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The Art of the Imperfect: Understanding Wabi-Sabi

Some people are saying wabi-sabi is the new hygge, or that it’s going to be the big trend of 2018.  But what is wabi-sabi?  Emerging from traditional Japanese aesthetics, wabi-sabi is a perspective centered on the acceptance of imperfection and transience.  Aesthetically it is somewhat related to minimalism, since it values simplicity, uncluttered, underplayed, and modest surroundings, yet there’s more to it than that.  Let’s dig a little deeper to really get a feel for what may be the next big thing in interior design.


Wabi-sabi has its origins in the 15th century, and began as a reaction to the lavishness, ornamentation, and rich materials that made up the prevailing aesthetic at the time.  Wabi-sabi is difficult to translate, but has been defined as, “the most conspicuous and characteristic feature of traditional Japanese beauty and it occupies roughly the same position in the Japanese pantheon of aesthetic values as do the Greek ideals of beauty and perfection in the West,” by Leonard Koren, who wrote one of the first books really introducing wabi-sabi to the West.  The term is a combining of the words “wabi” and “sabi” which both have their own difficult to translate meanings.  Wabi refers to simplicity, humility, and living in tune with nature.  It can be used to describe someone who is content with little and makes the most of whatever they have.  Sabi refers to what happens with the passage of time.  It’s about transience and the beauty and authenticity of age.  To practice sabi is to learn to accept the natural cycle of growth, death, and the imperfections that accompany that progression.  Together the two terms create a feeling that finds harmony and serenity in the uncomplicated, unassuming, mysterious, and fleeting.


Wabi-sabi isn’t sleek and mass-produced.  It’s about finding the beauty in the imperfect and promoting the asymmetry of nature and perishable natural materials.  As such, characteristics of the wabi-sabi aesthetic include roughness, simplicity, economy, austerity, and modesty.  The example often given of the embodiment of wabi-sabi is Hagi ware – the Japanese pottery used in many tea ceremonies.  The pieces are often rustic and simple-looking with shapes that are not quite symmetrical, and colors or textures that appear to emphasize an unrefined or simple style.  History is a big part of wabi-sabi, so buying new products that have been distressed by hand doesn’t fit the bill.  The wear needs to come with actual age and the influence of time.  The presence of cracks and scratches in things are considered to be symbolic of the passing of time, weather, and loving use and are to be embraced.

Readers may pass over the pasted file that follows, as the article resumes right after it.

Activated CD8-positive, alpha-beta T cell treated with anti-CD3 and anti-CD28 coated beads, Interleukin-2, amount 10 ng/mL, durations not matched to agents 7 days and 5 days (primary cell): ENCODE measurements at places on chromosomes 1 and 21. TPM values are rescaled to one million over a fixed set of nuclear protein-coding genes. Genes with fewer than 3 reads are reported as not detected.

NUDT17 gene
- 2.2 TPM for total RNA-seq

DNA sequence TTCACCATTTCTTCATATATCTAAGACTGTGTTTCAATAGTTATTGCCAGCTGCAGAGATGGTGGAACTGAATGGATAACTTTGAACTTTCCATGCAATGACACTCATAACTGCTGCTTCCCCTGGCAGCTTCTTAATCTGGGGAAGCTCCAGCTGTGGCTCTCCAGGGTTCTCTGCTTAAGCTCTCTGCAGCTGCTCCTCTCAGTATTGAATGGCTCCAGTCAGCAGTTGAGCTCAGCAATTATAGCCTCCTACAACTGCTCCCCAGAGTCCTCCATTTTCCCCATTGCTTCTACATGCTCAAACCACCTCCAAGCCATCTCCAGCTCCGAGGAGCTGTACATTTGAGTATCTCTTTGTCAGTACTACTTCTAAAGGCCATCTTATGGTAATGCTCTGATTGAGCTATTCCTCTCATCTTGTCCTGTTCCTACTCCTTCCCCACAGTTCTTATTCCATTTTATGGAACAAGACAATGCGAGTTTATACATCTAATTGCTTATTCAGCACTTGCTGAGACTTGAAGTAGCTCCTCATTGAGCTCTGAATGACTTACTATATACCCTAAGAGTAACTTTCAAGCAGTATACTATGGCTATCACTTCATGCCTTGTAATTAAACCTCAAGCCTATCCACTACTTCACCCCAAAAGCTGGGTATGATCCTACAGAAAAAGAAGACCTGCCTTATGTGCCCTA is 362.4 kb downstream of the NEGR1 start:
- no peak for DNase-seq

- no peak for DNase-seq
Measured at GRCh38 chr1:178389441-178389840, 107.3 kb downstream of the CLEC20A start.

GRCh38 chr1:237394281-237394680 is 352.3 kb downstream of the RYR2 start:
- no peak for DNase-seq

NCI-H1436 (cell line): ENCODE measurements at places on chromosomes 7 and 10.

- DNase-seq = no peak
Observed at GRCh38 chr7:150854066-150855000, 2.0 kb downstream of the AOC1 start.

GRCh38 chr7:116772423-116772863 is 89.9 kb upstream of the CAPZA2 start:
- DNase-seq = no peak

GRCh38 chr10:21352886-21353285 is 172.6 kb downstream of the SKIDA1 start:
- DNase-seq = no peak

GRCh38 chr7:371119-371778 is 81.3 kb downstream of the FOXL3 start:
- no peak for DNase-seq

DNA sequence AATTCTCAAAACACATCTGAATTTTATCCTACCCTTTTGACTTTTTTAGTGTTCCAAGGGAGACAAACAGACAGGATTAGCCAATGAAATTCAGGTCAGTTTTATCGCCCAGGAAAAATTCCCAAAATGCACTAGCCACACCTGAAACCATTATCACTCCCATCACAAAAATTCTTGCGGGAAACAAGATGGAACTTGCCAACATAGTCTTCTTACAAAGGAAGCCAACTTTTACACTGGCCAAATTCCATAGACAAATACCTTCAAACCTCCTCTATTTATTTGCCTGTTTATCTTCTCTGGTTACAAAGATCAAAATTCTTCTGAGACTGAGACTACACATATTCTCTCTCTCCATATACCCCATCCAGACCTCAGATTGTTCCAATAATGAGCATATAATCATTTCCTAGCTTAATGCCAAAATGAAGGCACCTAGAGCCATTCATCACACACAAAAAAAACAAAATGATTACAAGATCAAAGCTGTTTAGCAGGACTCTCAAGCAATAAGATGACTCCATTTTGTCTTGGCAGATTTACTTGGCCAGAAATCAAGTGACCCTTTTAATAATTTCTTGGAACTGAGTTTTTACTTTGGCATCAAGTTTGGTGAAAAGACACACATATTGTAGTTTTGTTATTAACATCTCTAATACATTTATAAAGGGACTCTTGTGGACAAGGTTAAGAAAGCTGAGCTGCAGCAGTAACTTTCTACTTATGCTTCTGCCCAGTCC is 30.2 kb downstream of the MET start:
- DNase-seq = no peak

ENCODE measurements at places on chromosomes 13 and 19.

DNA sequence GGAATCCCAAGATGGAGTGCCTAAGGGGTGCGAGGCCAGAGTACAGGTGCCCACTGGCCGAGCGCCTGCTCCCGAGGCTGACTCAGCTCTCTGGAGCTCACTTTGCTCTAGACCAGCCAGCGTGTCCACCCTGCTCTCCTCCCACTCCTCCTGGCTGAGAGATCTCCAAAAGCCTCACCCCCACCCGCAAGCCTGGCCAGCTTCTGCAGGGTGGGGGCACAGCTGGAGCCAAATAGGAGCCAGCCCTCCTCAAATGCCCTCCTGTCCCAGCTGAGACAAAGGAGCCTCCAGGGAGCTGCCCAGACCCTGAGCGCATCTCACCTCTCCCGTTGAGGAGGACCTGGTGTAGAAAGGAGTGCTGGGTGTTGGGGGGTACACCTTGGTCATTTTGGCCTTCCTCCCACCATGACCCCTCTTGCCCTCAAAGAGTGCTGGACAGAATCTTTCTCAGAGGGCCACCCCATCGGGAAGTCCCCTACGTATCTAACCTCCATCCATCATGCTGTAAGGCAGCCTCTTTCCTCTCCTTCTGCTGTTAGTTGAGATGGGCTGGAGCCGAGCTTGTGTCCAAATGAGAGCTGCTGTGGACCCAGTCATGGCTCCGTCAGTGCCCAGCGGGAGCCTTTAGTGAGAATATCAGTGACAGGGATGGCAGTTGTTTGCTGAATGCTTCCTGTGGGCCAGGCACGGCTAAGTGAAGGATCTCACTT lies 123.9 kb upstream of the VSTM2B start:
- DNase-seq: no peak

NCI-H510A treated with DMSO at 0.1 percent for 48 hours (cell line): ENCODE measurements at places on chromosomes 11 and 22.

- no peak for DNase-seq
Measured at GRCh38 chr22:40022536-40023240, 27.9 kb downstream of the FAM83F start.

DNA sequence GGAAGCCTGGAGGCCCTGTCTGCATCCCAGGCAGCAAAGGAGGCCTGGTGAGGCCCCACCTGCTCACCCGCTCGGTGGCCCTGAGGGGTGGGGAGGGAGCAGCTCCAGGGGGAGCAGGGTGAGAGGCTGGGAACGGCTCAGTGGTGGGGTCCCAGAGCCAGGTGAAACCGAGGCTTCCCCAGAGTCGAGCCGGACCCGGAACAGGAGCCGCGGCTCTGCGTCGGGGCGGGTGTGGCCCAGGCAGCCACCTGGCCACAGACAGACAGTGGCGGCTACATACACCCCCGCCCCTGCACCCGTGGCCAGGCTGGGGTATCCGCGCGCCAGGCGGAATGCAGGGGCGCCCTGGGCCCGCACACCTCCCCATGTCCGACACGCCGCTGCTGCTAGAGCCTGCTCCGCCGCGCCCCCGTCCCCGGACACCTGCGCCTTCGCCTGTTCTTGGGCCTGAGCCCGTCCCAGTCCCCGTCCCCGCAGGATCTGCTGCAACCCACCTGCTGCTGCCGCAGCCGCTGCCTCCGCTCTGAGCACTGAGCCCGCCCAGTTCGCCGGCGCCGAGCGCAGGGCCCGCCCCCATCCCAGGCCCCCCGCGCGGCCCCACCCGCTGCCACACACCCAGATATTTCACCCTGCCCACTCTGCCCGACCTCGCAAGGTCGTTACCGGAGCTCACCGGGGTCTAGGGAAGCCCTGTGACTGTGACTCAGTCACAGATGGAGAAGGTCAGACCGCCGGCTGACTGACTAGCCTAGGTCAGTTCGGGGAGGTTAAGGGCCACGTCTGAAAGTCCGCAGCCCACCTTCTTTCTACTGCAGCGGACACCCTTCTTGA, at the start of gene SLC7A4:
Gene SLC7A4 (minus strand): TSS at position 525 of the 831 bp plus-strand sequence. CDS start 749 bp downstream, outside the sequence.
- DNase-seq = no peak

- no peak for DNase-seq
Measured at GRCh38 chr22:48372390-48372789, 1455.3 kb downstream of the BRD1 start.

While wabi-sabi is really more of an aesthetic philosophy than interior design style, there are some ways to incorporate wabi-sabi into your home and life.  The first is to embrace natural, humble materials.  Wabi-sabi favors having fewer but longer-lasting and higher-quality possessions – having items that get better with age and can be repaired.  Start looking for pieces made of wood, wool, clay, rough paper, bamboo, flax or linen, leather, stone, woven grass, and iron.  All of these materials are subject to wear, nicks, tears, cracks, and rust.  Handcrafted pieces are an ideal way to bring wabi-sabi into the home since they’re usually made from natural materials with small imperfections that add to their charm.  Also look for objects that are both beautiful and useful.  If the things you use are also beautiful, you won’t have to fill your space with objects that have no function other than to be attractive.  If you’re trying to decide on a color palette, wabi-sabi tends to manifest in heavier shades, like the dark grays, blues, greens, and rusts found in the sea and in trees like olive and sequoia.  Lighter shades are often muted pastels like those found in deserts and at beaches.


While wabi-sabi itself is perhaps too ingrained of a cultural philosophy to be considered a trend, we can certainly see the aesthetics of wabi-sabi growing in popularity.  From the outside it looks like the clean, uncluttered spaces of minimalism but with a bit more of a welcoming personality.  The key to true wabi-sabi is authenticity.  You must actually embrace the rough edges and imperfections that time leaves on your objects if you want your home to embody the wabi-sabi style.  So if you have an appreciation of transience and vintage objects that actually show their age, or just want to be more in harmony with nature give wabi-sabi a try.

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